PERILLOUX: They have made it back home, just made it home Tuesday after spending Thanksgiving in Montana. Jesse's wife Jamie was able to fly out there and the whole family was there—there's a third child as well. And they spent the time there with a Christian family in Bozeman, Montana, and then spent several days. Just got back to North Carolina. When I talked to Jesse, he said they're planning to go back. They'll need to make another court appearance, a preliminary hearing at Madison County District Court 12 days before Christmas on December 13th. And so that's when we'll learn what the next step will be.
REICHARD: Gary Perilloux covers religious liberty for WORLD. Gary, thank you.
PERILLOUX: Thanks, Mary. Appreciate it.
REICHARD: Gary Perilloux covers religious liberty for WORLD. Gary, thank you. Coming up next, a first-hand account of the ordeal from missionary Jesse Boyd.
MYRNA BROWN, HOST: Jesse Boyd is one of the four missionaries arrested in Montana after that roadside confrontation. He joins us to talk about his experience.
MARY REICHARD, HOST: Jesse, welcome.
JESSE BOYD, GUEST: Thank you, Mary. It's nice to be with you all today
REICHARD: Today, you’re talking with us from your home in North Carolina. When did you get back from Montana? How are you feeling now?
BOYD: Well, it was nice to return home. We couldn't make it in time for Thanksgiving. But some kind residents there in Montana invited us over to join with their family. So we were blessed. And it was a long three day drive. But there is no place like home. And it's nice to be where I can walk outside in a t-shirt and enjoy the sun and a few leaves left on the tree because it was sub-zero the last day we were walking in Montana.
REICHARD: Tell us, what does a typical day look like when you’re walking across America?
BOYD: So a usual day just begins: we get up in the morning, we spend time with the Lord and we pray about the day and we go out to the very spot we stopped walking the night or the afternoon before and we resume. And we'll just go throughout the day, depending on the weather, the temperature, or just whenever we're tired. Or wherever we are, or wherever we're trying to get we'll walk as far as we can. The typical day is about 20 total miles. That's about average. We've walked as much as 72 miles in a day through the night when we were in the middle of nowhere. And we've had days where gospel conversations or witnessing encounters slow us down and we like to be slowed down for those reasons and we'll only do a few miles. And sometimes we're just so tired or even sick that we have to stop. And we entrust the Lord to those things. We're not on a schedule. And so usually we just go out and we tag-team. I walk a leg, my partner Eric walks a leg, my daughter Bethany is either walking with me or with him. And we switch off and whoever is not walking will move the support vehicle up the road. And we carry Gospel tracts and Bibles and we try to talk to whoever will talk to us—passers by, people that are out in their yards, people on the side of the road. And we've had over 2,500 gospel encounters on this journey. And we've given out over 100 copies of the Bible. We've talked with law enforcement who are checking on us, people that stopped to ask what we're doing. It's just been an incredible journey so far. And we've not had any trouble until we walked into Madison County, Montana.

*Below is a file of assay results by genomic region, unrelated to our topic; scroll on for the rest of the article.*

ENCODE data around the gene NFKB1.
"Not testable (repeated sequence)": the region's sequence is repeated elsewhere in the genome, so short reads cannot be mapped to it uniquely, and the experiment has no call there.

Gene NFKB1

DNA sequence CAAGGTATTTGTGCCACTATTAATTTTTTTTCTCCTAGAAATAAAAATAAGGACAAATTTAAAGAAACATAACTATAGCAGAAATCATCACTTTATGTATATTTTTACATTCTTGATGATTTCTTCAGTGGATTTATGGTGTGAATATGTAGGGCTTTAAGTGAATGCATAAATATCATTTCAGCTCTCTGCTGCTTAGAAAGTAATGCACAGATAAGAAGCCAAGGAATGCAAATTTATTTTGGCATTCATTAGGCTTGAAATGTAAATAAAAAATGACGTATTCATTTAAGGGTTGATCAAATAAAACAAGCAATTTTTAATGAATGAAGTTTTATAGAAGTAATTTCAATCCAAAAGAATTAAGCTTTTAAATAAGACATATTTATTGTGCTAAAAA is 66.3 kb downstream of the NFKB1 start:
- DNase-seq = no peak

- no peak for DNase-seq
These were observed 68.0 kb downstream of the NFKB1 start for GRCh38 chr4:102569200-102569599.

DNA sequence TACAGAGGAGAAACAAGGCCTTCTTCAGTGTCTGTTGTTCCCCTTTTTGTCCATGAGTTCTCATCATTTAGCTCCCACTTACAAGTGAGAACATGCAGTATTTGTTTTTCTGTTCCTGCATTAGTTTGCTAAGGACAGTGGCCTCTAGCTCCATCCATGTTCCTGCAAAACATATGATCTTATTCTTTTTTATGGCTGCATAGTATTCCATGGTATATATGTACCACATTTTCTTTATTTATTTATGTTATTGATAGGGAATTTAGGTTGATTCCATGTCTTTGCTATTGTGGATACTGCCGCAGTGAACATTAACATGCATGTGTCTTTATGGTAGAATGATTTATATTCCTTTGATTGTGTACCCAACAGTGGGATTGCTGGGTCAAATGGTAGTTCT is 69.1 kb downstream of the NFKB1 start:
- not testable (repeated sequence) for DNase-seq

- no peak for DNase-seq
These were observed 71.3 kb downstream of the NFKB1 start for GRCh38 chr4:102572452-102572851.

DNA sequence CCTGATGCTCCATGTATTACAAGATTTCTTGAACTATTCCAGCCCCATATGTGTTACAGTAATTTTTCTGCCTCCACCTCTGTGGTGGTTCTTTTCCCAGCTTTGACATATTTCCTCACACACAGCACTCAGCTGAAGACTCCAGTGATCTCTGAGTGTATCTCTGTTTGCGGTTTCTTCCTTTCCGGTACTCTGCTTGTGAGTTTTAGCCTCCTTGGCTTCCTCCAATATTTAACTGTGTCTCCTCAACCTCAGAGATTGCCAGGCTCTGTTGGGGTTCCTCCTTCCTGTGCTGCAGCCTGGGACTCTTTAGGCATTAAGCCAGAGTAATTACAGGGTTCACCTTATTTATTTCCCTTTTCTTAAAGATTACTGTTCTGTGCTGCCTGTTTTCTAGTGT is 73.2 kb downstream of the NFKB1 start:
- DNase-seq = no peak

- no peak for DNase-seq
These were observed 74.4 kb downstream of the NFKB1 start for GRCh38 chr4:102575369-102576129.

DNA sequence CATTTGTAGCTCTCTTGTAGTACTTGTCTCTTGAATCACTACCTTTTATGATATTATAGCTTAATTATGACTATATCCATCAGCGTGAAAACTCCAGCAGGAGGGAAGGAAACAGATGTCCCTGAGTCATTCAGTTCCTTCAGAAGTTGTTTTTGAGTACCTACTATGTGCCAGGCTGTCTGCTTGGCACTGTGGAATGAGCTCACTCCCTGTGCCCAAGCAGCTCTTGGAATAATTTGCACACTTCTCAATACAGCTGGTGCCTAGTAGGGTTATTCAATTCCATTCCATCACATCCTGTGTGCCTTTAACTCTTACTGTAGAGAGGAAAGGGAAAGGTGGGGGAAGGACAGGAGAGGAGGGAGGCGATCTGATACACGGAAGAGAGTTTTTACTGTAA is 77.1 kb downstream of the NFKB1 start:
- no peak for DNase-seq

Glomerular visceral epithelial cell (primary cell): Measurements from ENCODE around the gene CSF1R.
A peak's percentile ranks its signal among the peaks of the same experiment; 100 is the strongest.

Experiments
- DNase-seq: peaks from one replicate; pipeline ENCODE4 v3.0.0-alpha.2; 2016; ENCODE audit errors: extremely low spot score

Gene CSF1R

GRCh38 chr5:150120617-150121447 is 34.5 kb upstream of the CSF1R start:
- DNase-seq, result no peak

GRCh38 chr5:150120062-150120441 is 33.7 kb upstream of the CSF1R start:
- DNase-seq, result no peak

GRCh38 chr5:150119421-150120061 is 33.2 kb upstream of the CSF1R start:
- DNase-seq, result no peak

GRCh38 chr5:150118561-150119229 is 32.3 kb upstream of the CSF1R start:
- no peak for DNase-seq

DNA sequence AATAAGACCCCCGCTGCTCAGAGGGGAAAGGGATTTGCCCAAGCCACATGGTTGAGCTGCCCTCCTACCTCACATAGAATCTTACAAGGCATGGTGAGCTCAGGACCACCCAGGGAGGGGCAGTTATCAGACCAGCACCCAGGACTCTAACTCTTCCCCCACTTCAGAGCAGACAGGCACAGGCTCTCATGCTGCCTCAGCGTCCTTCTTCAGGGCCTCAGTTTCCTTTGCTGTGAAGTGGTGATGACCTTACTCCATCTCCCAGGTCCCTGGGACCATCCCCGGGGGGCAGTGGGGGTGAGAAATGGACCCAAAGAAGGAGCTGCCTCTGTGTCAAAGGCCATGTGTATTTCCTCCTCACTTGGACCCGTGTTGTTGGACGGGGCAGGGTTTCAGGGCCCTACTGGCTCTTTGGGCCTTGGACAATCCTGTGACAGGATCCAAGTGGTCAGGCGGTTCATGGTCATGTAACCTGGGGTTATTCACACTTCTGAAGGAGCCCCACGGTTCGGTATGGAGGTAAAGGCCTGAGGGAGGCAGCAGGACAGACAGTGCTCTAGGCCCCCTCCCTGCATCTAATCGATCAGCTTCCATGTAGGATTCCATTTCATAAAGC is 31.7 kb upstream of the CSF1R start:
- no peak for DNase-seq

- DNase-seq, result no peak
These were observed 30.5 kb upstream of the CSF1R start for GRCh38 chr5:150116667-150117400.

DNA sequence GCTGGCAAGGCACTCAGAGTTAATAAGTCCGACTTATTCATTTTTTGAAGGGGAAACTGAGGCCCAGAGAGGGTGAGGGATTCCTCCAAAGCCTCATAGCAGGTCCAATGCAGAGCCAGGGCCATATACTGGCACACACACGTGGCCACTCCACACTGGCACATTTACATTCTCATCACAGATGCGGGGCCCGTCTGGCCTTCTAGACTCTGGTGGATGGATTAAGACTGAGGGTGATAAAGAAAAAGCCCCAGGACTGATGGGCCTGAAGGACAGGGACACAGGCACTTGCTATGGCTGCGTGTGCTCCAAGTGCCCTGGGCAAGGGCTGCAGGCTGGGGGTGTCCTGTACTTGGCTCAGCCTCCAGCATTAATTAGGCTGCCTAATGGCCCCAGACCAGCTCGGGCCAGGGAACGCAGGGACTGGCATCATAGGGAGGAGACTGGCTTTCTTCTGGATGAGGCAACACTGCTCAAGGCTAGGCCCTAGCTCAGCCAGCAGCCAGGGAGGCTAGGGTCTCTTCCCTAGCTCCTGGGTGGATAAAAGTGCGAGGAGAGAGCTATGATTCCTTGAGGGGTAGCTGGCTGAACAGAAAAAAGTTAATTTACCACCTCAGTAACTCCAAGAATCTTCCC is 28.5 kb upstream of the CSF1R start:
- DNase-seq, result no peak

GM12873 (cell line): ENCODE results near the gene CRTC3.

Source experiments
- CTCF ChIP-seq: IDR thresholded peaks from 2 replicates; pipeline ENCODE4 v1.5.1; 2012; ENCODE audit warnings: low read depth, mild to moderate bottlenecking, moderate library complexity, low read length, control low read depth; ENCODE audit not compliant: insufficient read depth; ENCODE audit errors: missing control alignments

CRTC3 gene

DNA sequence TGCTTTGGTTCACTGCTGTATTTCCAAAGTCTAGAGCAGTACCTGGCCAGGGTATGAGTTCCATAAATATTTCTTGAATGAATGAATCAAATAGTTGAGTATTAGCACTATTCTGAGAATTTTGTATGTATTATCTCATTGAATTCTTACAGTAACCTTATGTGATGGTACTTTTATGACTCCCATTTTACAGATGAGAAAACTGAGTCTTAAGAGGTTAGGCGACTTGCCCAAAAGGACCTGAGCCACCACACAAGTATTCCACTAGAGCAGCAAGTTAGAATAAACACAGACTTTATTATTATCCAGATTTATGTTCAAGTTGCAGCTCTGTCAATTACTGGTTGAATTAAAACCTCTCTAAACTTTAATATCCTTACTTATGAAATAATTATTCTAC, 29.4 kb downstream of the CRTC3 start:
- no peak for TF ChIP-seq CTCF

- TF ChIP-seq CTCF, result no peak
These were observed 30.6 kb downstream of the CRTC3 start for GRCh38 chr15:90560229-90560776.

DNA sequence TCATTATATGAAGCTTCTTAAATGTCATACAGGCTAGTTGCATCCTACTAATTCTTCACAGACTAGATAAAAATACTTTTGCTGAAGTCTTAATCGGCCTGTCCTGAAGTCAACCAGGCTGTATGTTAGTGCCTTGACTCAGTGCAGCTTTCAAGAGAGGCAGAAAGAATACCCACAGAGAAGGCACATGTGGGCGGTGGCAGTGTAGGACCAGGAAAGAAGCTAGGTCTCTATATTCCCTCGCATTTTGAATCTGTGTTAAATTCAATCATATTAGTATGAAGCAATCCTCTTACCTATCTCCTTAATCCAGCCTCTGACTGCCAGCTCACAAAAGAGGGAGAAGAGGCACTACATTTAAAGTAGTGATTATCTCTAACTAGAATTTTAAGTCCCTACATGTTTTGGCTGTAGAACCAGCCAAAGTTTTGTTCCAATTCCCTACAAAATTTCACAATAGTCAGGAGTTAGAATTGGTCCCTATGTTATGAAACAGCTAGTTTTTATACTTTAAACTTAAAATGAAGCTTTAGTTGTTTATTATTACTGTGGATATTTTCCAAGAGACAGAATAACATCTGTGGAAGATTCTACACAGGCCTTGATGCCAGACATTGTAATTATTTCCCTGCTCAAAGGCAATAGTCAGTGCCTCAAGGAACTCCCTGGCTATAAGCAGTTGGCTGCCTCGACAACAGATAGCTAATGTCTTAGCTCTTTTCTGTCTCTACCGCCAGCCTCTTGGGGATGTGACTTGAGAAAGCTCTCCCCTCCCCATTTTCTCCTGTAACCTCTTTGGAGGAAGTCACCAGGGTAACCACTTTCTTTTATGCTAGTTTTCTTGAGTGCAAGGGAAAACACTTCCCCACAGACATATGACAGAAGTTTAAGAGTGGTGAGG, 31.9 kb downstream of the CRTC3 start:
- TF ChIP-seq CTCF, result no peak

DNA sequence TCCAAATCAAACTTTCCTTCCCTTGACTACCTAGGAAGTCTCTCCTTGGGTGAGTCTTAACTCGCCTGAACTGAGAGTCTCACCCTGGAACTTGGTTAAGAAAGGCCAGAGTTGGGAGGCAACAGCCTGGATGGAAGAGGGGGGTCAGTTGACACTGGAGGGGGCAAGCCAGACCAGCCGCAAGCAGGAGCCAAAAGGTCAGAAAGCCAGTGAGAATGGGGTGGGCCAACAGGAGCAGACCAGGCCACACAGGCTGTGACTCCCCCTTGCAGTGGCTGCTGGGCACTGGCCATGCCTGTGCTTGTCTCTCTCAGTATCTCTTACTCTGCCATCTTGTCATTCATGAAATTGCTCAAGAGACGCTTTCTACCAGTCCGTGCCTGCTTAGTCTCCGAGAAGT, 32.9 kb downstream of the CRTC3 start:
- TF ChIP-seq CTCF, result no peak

REICHARD: We heard earlier from WORLD correspondent Gary Perilloux about your encounter with Brad Terrell in Madison County, Montana and your subsequent arrest and confinement. What was the scariest part of the ordeal for you?